CDC Chief Resigns After Her Purchase of Tobacco Stocks Is Revealed

She also held pharmaceutical stocks during her tenure that posed a conflict of interest.

Associated Press

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The head of the Centers for Disease Control and Prevention resigned Wednesday morning after an investigation revealed that she had bought tobacco stocks shortly after assuming a job that put her in charge of promoting health across the country. 

Brenda Fitzgerald, who has led the CDC under President Donald Trump for the past six months, resigned because “certain complex financial interests that have imposed a broad recusal limiting her ability to complete all of her duties as the CDC Director,” Department of Health and Human Services spokesman Matt Lloyd said in a statement on Wednesday. Fitzgerald “could not divest from them in a definitive time period,” Lloyd said.

Fitzgerald’s resignation came a day after a Politico investigation revealed that about a month into her tenure as CDC chief, Fitzgerald bought stock in Japan Tobacco, a major player in the cigarette industry. A day later, she visited the CDC research center devoted to helping Americans quit smoking. Politico reported that in her former role as Georgia’s health commissioner, Fitzgerald spearheaded a campaign to end tobacco use—while holding stocks in tobacco companies. (Georgia ethics rules allow this.)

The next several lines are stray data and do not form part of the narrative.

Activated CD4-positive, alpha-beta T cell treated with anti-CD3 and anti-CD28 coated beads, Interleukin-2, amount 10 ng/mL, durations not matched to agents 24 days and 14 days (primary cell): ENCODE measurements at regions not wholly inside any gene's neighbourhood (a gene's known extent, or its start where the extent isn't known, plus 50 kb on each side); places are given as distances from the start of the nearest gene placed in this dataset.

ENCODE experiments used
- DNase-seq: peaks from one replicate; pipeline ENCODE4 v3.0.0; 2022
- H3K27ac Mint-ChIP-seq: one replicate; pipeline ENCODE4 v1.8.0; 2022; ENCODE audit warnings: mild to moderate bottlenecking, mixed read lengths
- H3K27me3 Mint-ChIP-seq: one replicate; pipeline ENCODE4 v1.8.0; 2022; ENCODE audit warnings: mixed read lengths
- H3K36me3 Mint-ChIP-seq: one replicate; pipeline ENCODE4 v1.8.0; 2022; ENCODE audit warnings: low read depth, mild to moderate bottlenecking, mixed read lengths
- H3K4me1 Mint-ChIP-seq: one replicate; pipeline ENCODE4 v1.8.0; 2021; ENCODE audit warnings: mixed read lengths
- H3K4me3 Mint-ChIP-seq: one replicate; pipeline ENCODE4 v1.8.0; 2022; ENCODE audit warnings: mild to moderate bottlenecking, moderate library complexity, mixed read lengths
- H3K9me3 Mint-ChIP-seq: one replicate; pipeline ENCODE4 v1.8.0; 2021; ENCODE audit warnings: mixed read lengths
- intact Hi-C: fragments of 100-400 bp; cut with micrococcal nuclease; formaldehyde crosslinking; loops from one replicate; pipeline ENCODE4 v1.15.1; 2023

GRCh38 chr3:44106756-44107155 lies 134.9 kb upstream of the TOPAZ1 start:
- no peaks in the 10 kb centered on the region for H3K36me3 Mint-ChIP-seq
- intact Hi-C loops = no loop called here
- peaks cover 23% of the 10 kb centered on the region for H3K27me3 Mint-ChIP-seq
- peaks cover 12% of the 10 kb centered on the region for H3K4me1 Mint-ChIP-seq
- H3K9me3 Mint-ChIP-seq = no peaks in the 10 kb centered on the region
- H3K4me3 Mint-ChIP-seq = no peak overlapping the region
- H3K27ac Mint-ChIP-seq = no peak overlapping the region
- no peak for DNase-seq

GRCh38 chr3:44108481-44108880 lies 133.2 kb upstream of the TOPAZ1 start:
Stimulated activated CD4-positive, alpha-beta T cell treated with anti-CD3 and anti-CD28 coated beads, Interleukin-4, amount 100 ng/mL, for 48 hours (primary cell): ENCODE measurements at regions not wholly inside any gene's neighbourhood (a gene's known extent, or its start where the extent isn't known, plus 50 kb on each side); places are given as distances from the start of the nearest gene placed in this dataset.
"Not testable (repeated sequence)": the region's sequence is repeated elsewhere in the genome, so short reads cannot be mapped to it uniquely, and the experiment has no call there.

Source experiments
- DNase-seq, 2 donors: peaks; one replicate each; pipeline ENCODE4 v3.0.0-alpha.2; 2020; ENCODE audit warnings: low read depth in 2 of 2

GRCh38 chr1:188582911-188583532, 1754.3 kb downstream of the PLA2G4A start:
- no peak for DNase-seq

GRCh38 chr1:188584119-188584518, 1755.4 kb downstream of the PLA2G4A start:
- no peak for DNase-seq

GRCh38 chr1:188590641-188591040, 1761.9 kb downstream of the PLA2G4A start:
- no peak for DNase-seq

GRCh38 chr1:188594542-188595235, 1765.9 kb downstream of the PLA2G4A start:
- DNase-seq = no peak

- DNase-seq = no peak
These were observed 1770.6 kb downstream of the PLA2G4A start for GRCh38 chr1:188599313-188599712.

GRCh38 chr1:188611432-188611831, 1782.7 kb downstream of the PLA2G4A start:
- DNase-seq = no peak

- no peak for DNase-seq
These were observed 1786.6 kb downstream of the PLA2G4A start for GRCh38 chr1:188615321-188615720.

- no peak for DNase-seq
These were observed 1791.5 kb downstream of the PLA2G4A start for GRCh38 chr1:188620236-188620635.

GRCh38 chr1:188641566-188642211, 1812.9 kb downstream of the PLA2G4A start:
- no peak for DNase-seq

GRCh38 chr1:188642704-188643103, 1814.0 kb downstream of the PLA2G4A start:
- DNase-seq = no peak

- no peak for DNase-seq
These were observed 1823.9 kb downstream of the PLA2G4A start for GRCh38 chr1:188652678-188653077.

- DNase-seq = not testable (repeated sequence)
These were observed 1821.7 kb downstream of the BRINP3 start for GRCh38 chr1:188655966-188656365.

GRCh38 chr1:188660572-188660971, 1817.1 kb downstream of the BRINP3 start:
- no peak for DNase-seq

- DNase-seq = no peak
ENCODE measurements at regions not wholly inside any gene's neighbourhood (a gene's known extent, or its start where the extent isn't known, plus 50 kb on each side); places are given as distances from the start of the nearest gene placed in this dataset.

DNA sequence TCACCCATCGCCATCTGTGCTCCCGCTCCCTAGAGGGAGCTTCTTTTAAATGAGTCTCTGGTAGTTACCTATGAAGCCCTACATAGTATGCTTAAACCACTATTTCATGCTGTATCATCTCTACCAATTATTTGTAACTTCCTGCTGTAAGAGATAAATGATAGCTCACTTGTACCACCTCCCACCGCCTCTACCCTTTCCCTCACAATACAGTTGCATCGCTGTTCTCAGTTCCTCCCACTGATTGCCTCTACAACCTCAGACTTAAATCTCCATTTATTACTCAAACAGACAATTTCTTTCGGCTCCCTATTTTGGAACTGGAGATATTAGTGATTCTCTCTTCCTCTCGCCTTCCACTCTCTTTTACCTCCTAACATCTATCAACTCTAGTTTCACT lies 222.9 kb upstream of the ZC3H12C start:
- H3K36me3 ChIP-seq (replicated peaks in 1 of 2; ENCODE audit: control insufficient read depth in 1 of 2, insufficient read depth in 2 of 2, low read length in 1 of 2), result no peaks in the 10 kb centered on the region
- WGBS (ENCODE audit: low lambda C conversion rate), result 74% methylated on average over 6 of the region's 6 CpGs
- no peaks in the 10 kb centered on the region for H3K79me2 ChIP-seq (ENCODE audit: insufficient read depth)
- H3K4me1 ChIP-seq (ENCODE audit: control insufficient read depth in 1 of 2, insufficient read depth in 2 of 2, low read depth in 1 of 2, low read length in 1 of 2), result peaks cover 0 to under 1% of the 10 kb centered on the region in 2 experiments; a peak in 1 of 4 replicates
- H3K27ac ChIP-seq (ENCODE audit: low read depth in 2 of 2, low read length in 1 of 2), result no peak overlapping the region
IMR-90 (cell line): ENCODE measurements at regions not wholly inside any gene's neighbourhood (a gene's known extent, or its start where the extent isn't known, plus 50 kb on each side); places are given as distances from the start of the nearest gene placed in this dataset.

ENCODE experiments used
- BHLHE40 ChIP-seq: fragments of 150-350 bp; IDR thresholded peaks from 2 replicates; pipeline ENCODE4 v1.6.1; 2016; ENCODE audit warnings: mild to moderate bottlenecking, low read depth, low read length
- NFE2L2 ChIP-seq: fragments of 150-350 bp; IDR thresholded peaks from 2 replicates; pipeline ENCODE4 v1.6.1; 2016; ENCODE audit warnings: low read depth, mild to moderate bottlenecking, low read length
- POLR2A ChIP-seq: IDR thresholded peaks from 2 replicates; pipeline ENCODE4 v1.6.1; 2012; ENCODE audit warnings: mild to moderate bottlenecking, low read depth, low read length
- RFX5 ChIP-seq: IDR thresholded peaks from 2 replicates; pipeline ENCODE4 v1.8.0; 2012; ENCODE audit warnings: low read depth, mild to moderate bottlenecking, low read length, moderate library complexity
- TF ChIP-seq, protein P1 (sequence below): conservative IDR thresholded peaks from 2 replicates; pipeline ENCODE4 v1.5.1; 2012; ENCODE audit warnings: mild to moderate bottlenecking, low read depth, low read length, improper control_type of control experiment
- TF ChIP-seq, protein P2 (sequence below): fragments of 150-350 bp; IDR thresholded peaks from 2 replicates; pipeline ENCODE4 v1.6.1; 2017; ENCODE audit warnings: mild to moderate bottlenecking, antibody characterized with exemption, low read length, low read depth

During her time at the CDC, Fitzgerald also held stock in pharmaceutical companies including Merck and Bayer. Politico notes that those companies were working in areas where the CDC has a vested interest, such as vaccine development and containment of outbreaks.  

This isn’t the first time Fitzgerald’s interests have come under scrutiny. In July, Mother Jones reported on her past private practice as an OB-GYN, when she promoted a controversial anti-aging therapy that the American Congress of Obstetricians and Gynecologists does not support. As Georgia’s public health commissioner, she also partnered with Coca-Cola on a campaign to fight obesity. 

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You expect the big picture, and it's our job at Mother Jones to give it to you. And right now, so many of the troubles we face are the making not of a virus, but of the quest for profit, political or economic (and not just from the man in the White House who could have offered leadership and comfort but instead gave us bleach).

In "News Is Just Like Waste Management," we unpack what the coronavirus crisis has meant for journalism, including Mother Jones’, and how we can rise to the challenge. If you're able to, this is a critical moment to support our nonprofit journalism with a donation: We've scoured our budget and made the cuts we can without impairing our mission, and we hope to raise $400,000 from our community of online readers to help keep our big reporting projects going because this extraordinary pandemic-plus-election year is no time to pull back.

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